Title:

Existence and uniqueness of best approximants, with numerical applications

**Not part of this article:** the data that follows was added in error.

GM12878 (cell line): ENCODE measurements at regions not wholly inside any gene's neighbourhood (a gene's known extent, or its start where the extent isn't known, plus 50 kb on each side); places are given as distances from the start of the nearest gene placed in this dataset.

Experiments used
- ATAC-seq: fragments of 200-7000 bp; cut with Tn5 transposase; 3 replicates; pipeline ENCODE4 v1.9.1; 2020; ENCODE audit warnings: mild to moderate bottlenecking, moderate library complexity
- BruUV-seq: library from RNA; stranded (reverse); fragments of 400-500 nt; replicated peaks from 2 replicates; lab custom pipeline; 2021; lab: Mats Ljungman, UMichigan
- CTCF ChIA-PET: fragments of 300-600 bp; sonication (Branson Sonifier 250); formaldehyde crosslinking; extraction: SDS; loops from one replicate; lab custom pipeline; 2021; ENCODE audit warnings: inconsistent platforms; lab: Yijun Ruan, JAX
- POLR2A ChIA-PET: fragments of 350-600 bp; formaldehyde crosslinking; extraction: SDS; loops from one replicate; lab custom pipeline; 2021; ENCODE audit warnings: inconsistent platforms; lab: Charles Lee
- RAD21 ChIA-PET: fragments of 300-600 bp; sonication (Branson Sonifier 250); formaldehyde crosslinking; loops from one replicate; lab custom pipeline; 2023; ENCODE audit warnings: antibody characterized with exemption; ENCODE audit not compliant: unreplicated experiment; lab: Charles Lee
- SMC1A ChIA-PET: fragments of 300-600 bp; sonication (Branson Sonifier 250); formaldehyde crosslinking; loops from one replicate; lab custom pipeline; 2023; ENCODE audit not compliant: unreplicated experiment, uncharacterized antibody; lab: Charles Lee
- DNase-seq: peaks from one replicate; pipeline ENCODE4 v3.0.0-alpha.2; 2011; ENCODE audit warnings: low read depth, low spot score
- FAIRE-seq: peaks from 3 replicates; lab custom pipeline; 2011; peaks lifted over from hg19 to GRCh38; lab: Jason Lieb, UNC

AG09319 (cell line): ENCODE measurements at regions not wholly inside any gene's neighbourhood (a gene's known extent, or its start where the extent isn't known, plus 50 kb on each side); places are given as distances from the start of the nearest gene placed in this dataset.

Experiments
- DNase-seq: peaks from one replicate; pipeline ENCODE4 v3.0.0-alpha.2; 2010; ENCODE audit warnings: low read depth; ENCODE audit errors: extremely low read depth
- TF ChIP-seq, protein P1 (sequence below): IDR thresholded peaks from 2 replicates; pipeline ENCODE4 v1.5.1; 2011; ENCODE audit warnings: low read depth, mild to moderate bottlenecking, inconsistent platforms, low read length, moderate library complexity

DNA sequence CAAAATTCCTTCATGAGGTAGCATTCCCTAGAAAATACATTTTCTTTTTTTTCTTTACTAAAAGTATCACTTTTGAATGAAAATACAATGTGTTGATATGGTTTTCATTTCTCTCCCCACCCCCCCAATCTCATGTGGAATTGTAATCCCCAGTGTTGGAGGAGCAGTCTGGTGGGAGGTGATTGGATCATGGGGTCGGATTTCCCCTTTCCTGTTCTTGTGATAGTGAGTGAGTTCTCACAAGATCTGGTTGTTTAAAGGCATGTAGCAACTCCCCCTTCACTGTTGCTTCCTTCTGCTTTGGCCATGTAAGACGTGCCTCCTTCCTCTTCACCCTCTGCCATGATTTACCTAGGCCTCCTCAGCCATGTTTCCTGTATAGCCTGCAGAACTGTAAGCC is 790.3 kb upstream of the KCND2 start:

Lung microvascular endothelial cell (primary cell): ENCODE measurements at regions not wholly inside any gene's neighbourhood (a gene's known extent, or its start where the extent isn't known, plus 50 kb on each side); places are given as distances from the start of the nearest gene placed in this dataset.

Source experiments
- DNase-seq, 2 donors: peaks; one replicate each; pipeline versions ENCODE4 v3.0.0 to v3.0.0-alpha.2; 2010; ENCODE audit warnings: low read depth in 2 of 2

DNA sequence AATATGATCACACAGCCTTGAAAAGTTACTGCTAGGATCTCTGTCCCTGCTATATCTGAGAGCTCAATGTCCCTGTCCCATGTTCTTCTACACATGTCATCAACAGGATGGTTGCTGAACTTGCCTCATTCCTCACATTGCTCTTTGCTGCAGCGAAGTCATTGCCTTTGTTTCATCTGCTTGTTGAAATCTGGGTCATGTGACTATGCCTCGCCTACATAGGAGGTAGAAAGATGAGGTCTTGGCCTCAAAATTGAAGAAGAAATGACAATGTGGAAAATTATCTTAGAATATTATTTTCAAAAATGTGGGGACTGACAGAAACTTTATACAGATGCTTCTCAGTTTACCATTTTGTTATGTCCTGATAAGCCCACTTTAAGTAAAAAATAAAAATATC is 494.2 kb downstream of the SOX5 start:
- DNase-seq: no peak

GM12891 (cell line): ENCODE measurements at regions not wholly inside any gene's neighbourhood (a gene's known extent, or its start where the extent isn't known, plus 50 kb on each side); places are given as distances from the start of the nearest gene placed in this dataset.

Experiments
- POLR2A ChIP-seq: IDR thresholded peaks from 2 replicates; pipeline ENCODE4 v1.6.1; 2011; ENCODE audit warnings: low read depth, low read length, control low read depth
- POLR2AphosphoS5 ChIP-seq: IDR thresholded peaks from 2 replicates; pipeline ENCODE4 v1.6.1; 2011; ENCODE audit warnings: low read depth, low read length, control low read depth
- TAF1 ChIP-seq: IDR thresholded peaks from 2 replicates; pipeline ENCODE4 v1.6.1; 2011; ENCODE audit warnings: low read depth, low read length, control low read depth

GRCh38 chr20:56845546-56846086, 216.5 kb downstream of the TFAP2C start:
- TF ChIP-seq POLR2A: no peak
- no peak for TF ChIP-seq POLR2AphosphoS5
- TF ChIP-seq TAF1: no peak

Part I of the thesis deals with existence and uniqueness theorems. Strengthening a result due to J. Blatter, it is proved in chapter 3 that a normed linear space is complete if every closed, bounded, and convex set is proximinal. It is also shown, that in a semireflexive, locally convex, real linear metric space, every closed, bounded and convex set is proximinal. An example is constructed which proves that not every reflexive space is sequentially convex. In chapter 4, sequential and local uniform convexity are shown to be independent properties. It is proved that a sequentially convex space can be equivalently renormed with a locally uniformly convex norm. Various spaces are shown to be incapable of uniformly convex renorming. In chapter 5, a number of convexity properties and a class of convergence processes are generalized to metric spaces. It is shown that Clarkson's renorming technique can be extended to metrics and that each closed subset of a metric space can be made proximinal by introducing an equivalent metric. Chapter 6 provides a link between the abstract material of previous chapters and the numerical applications of part II. A unified theory is developed which comprises both discrete and continuous Chebyshev approximation. Part II of the thesis contains numerical applications to the approximation of functions, data analysis, mathematical modelling, and optimization. Chapter 7 deals with a modified exchange algorithm for Chebyshev approximation. In chapter 8, closed formulae for linear Chebyshev approximants are derived. A computer approximation is obtained which is subject to restrictions on the number of nonzero bits in its binary representation. In chapter 9, an algorithm is developed which determines the L^ solution set and selects a strictly best solution. Chapter 10 deals with the problem of balancing the input and output streams of mineral processing plants. A comparison is made of various existing methods and some new algorithms are suggested. In chapter 11, an integer programming algorithm is developed which allows the user to search for suboptimal and alternative optimal solutions. Codings of the algorithms in chapters 7, 9, 10, and 11 are listed in the appendix of programs. A separate pocket at the end of the thesis contains two papers published in advance.